What’s happening?

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It was time to do some writing and let you all know how we are doing, what our plans are and how close we are getting to performing the first womb transplant in the UK. Before all that, Happy 2013 and may it bring you good health, happiness, laughter and plenty of memorable moments. I hope that wherever you may be, you are facing the new year with excitement, confidence and hope!

The end of 2012 left us all feeling extremely excited about what lies ahead. It feels like, for the first time in what appears to be a very protracted decade, that a small chink of light has popped up at the end of a very long and dark tunnel. What has brought this on, I hear you ask? Well, at the end of November 2012, we hosted the 3rd Uterine Transplant UK Conference here in London, an event which was very well received by members of the medical profession, public, press and even women diagnosed with Absolute Uterine Factor Infertility.

All of the four main international teams were there: Sweden (led by Professor Mats Brannstrom), USA (led by Professor Giuseppe Del Priore), Turkey (led by Professor Omer Ozkan) and finally the UK team (led by Mr J. Richard Smith). Two well renowned and internationally celebrated transplant professors who have always been supportive of our efforts and have or will be participating in future human attempts were also in attendance with their teams: Professor Andreas Tzakis (Cleveland Clinic Florida) and Professor Nadey Hakim (Imperial College London). Professor Alex Clarke, our chief Psychologist, also presented her work. The main bit of excitement was regarding Professor Ozkan’s lecture where he described his human attempt (August 2011). The woman is doing well, her womb is demonstrating regular cycles, and 17 months following the procedure, the patient is currently awaiting embryo transfer. The Swedish team then raised the bar even further. They have been granted ethics approval to perform 10 womb transplants in the next 12 months. They have already completed four, with six awaiting. Donation is live, with related donor-recipient pairs. To date, all four donors and recipients are healthy and have fully recovered from the surgery. USA and UK Teams are waiting patiently for their chance to add to the growing number of human womb transplants (six in total: one in 2000, one in 2011 and four in 2012 with six more planned in 2013).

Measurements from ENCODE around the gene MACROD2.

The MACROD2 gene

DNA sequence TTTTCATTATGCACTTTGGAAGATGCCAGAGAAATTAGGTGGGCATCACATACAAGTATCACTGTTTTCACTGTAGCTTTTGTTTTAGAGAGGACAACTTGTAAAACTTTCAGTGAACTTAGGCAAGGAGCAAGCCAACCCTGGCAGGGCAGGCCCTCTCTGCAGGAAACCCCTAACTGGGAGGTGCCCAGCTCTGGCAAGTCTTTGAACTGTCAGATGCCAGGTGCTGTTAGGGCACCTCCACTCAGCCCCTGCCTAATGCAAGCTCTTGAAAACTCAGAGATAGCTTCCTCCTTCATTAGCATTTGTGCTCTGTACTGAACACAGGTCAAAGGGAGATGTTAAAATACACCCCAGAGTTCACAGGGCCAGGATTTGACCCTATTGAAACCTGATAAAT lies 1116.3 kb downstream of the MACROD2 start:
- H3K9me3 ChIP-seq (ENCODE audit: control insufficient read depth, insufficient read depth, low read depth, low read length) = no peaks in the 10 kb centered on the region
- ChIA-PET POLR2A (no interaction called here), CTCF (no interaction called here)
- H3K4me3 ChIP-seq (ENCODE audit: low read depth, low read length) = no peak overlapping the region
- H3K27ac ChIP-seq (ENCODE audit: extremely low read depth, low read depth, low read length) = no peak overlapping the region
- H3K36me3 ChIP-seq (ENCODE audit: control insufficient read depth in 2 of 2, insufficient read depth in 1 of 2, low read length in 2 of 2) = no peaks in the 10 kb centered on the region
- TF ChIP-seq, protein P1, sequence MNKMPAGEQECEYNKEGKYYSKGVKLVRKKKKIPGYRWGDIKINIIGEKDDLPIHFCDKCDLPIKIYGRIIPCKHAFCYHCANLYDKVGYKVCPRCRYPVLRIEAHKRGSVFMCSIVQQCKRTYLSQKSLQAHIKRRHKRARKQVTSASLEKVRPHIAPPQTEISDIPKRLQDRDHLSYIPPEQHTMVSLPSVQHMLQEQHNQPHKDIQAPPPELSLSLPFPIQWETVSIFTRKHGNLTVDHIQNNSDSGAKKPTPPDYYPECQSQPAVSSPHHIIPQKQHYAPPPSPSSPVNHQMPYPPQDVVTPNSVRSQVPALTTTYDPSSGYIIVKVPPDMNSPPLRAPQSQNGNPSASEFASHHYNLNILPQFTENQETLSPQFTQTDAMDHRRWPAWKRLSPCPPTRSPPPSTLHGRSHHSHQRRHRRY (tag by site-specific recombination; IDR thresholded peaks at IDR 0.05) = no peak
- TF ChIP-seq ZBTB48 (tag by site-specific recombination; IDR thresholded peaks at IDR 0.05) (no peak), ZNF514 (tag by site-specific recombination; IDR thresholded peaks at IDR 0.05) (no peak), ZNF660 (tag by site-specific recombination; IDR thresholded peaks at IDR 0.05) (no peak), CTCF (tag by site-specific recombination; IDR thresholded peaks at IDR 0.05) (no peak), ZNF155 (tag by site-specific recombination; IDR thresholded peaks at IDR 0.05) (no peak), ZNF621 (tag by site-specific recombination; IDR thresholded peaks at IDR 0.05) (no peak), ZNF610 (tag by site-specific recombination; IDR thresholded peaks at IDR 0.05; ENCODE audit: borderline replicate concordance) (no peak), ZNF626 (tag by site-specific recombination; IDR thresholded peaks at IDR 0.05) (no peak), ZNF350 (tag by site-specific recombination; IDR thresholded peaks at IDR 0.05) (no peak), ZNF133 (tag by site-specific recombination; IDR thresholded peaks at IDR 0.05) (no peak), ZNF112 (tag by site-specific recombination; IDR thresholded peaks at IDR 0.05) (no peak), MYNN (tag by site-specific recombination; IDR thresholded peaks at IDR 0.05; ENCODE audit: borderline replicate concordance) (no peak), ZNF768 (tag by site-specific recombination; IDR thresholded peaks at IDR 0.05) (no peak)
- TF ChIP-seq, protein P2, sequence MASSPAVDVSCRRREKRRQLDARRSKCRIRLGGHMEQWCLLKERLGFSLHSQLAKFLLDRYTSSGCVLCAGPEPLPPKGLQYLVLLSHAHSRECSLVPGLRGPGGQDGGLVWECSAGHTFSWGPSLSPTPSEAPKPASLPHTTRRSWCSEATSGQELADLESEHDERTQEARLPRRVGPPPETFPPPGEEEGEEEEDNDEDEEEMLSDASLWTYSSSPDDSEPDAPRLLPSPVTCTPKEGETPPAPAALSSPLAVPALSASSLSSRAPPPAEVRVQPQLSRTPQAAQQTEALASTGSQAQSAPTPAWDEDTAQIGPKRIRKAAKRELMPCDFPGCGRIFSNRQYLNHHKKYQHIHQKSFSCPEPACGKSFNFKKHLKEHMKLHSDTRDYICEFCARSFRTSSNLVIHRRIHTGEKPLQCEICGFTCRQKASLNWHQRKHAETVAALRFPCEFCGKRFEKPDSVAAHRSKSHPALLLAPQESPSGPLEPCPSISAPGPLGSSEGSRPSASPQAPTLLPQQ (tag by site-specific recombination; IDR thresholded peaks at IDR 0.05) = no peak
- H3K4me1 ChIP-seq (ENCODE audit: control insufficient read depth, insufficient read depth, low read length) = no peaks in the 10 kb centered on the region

As many of you know our aim is to commence the first five UK human womb transplants between September and December 2014. Until then, our aims are simple but crucial if the above is to happen. We will be completing our research by the summer of this year. All the results will hopefully be published by the end of 2013. Links have already been established with the London Donor Co-ordinators with regards to working out logistics for the human attempt. As you can see from our website, our Advisory Board has been set up and is communicating regularly. In addition to the Advisory Board, we are busy finalising the actual Uterine Transplant UK Team. By this, we mean the team that we will be responsible for looking after the patients going through the whole process i.e. from the initial meeting to hopefully, the delivery of a healthy, term baby.

Parallel to the above, we have commenced a big fundraising drive with the final aim of raising £500,000, a sum we believe is required to perform the first five human transplants here in London. For further details please visit: our donate page. Next year will be taken up by getting Ethics approval from a number of various institutions where we hope to perform our surgeries.

Finally, a big thank you to Miss Kirsty Watkins for setting up the Womb Transplant UK Facebook page

With such support at a grassroot level, the £500,000 target does not seem that insurmountable. Miss Watkins, together with Mrs Laura Boot-Handford and Miss Karina Sasin are all doing their own individual fund-raising event in order to kick-start the campaign. We are extremely grateful for everything that that they are organising and participating in. Please support them on the following pages:

So, until next time, look after yourselves and spread the news.

Dr Srdjan Saso